At a recent neighborhood party, my friend Sarah passed me the new Nars blush she was sure I hadn't tried. "A bit dark for me," I replied, secure with my own shade of Deep Throat by the same brand. "Here," she said, thrusting the makeup brush into my hands. It appeared to be covered in powder mingled with tiny bits of dust and I wondered: Did she clean this makeup brush from time to time or... ever?! The idea of sharing makeup brushes slightly grossed me out. After all, I had read the Allure.com poll (July 2011) which found that a staggering 45 percent of women surveyed about brush care NEVER clean their makeup brushes. Back in high school, I had snuck my baby brother's Johnson's shampoo from under my mom's nose and used a small amount to clean my brushes. Then, I stealthily hid them in a cup on a high shelf to dry. That way, none of my three siblings would throw them out. I always wondered about my own high school hygiene (today, I frequently use brushes just a few times and then replace them, which is an expensive habit, and as you will see below, not what one expert advises!), but after recently passing brush cleaning spray at Sephora, I wondered: How does one properly clean a makeup brush? At BeautyStat, we consulted with the experts and following, are their tips:
Don't Get It Twisted
"The biggest mistake women make is using the same brush for every product," explains Kim Soane, Bobby Brown's Director of Global Artistry, "Each product should always be applied with its own brush. If you use the same brush for every product your face will look muddy or too red." Notes celebrity makeup artist Alison Raffaele: "People tend to pick up way too much pigment on their brushes at once. Better to start with less, blend & then add more."
"The second biggest mistake is not washing your brushes at least once every two weeks," says Soane, "Remember; you bought your brushes without makeup in them. You will always get the best results when using clean ones." Raffaele explains that by not cleaning brushes regularly "the build-up of makeup, dead skin cells & oil turns abrasive over time, leading to hard, scratchy, broken bristles."
How to Clean Your Brushes
Natural hair bristles (used for "dry" makeups) should be washed once per week with a mild shampoo," says Raffaele, explaining that these type of bristles need to be fumigated and it is best to wash before first usage. She warns that if a brush irritates the skin, it's almost a guarantee that it needs washing. "Reshape and blot bristles with a towel and lay flat to dry. Synthetic bristles should be used for all 'moist' makeups, but can be used for dry ones, too. Synthetic bristles wash up best when lathered against a bar of soap." Furthermore, Raffaele adds "Moist products should be washed off each day, dry products once per week -- then blot, reshape & lay flat to dry. Once dry, store makeup brushes standing up or lie them flat, making sure not to crush bristles."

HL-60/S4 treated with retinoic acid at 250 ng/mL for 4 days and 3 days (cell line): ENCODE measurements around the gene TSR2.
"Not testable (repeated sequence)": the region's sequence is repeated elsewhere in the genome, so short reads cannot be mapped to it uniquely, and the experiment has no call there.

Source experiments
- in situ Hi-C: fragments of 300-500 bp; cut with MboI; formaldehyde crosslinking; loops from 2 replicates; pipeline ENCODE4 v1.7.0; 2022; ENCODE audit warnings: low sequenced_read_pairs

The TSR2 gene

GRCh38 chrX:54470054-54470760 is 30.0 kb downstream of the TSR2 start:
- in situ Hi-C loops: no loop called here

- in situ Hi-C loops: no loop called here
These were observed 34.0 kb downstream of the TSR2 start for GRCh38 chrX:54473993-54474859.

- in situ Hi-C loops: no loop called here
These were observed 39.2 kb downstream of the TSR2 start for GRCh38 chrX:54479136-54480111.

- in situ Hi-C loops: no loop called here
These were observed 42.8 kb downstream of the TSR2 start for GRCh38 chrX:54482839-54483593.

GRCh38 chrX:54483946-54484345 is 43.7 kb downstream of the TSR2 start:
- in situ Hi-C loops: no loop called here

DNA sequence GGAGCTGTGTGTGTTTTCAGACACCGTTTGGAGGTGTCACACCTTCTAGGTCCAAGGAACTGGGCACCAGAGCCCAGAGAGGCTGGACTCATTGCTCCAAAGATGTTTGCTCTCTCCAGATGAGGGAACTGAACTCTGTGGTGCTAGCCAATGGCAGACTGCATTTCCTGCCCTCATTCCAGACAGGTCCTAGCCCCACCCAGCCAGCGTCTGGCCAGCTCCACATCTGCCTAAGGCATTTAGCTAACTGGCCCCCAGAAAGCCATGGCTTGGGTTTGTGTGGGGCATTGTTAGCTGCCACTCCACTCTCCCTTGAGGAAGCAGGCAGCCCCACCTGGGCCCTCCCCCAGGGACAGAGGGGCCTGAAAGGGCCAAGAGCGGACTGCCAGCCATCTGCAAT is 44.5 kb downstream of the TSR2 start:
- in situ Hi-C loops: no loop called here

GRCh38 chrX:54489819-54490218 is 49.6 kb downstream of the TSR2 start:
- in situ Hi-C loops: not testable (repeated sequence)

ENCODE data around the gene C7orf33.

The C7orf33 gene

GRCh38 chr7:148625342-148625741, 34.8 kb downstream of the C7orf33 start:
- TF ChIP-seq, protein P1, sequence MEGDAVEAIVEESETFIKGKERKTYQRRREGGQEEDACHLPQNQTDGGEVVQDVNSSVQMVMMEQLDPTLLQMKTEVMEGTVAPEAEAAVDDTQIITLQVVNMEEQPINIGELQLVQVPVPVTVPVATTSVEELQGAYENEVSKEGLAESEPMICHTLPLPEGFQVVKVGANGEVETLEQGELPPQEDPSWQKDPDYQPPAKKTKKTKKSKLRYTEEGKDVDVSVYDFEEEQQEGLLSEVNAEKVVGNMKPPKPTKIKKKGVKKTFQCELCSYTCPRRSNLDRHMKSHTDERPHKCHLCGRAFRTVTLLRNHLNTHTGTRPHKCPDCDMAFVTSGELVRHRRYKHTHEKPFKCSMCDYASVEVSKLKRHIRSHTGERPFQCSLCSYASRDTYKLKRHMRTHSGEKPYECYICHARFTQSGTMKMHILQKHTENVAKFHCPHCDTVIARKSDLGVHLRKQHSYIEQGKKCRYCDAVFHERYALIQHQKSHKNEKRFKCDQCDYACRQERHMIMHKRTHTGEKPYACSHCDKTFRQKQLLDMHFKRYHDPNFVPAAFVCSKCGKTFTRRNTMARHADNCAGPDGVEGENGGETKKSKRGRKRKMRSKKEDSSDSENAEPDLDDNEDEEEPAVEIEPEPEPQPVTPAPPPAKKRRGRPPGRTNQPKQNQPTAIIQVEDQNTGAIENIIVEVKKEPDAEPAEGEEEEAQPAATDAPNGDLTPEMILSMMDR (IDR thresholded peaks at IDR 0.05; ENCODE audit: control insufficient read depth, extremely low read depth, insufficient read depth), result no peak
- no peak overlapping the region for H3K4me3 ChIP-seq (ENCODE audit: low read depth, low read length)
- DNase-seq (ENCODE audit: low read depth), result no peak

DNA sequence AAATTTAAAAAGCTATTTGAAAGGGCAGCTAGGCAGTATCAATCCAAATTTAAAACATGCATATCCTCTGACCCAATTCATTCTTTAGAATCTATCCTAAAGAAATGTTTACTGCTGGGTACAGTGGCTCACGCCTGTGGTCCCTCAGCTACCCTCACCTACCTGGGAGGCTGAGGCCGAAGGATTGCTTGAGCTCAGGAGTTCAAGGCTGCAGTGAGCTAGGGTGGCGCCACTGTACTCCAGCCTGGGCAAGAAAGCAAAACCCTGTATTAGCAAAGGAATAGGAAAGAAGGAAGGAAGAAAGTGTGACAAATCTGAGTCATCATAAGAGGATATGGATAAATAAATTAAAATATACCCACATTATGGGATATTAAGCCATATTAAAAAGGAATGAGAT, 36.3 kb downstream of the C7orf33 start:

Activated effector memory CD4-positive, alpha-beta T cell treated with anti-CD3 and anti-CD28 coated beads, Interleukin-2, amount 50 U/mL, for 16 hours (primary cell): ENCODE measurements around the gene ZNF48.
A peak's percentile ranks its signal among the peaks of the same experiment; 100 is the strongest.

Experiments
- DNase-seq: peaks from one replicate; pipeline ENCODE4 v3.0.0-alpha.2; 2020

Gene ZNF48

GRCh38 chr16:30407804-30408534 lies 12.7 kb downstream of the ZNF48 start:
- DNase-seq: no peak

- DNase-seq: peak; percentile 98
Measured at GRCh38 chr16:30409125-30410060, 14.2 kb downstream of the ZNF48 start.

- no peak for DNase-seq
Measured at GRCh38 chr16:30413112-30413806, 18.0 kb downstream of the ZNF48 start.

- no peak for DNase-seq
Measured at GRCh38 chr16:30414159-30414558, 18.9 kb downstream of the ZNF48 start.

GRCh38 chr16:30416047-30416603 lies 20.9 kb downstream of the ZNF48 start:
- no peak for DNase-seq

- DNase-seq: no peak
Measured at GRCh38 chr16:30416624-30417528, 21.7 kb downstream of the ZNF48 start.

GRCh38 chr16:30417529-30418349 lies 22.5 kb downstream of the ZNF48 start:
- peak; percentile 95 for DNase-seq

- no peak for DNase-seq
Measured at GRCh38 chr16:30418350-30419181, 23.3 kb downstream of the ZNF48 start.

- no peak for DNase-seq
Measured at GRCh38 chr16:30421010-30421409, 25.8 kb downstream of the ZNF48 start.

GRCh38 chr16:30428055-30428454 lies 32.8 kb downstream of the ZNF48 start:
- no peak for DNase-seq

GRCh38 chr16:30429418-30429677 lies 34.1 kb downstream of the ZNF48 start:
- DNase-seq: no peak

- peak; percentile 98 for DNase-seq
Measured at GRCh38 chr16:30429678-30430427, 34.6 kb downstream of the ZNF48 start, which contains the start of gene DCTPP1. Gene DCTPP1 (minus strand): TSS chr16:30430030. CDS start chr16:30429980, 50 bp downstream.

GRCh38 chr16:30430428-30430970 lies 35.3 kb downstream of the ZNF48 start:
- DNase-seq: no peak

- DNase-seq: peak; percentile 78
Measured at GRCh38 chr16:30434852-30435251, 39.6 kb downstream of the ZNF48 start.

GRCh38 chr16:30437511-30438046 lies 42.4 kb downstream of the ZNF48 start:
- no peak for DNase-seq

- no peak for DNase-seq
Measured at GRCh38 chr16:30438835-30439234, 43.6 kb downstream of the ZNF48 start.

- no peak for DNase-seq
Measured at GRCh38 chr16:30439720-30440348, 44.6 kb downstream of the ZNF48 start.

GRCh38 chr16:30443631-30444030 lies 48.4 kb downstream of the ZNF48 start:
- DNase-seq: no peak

The Experts' Favorites
Raffaele has her own brand of brushes, but as far as other brands go, she likes Bobbi Brown, MAC & MUFE. "Well cared for, quality brushes can last 10-15 years," she explains, "Poor quality or poorly cared for brushes can fall apart in weeks." When working on other people as a makeup artist, Raffaele's preference is a large concealer brush because "it fits under most people's eyes to blend concealer perfectly!" When it comes to doing her own makeup, she loves a foundation sponge: "With one of those babies, I can sheer out or heavy up my foundation in a flash."
For Soane, it is all about a big fluffy (Bobby Brown) bronzer brush which she does not leave home without. This gives her skin a soft wash of bronzy glow. "A good quality fluffy bronzer brush is the BEST and ONLY way to apply bronzers and face powders," she asserts, adding, "It will prevent streaks and uneven application."
...And the Bottom Line ($$$)? "I prefer to buy my brushes individually so I get exactly what I need," says Raffaele "Small brushes for eyes/lips run generally between $15-25 each, and larger brushes for powder and blush, somewhere between $40-75." For quality makeup brushes, she estimates based on experience that a total investment would be within a $100-200 range. "Which Brush Does What?" Raffaele says there are a couple of brush basics to keep in mind:
1. The shorter & more tightly packed the bristles, the more precise & concentrated the application; the longer & fluffier the bristles, the more diffuse the application 2. "Moist" products, such as lipstick, concealer & foundation require synthetic bristles (natural bristles are too delicate & would break very quickly if used regularly with moist products) 3. Look for a brush that "fits" the area you want to work on. People's faces are different, so what works great for me as a lip brush may be too large for someone else. 4. The name of the brush (i.e. "shadow brush") is a suggestion -- Don't be afraid to use it elsewhere. Any brush can be used anywhere, just make sure to clean it before changing products, or you might wind up with "muddy" colors. For quick changes, use a spritz of chemical brush cleaner like Parian Spirit on a paper towel & wipe your brush clean. 5. Well cared for, quality brushes can last 10-15 years. Poor quality or poorly cared for brushes can fall apart in weeks.
For even more info on makeup brushes and how to care for them, see the full article at BeautyStat.com.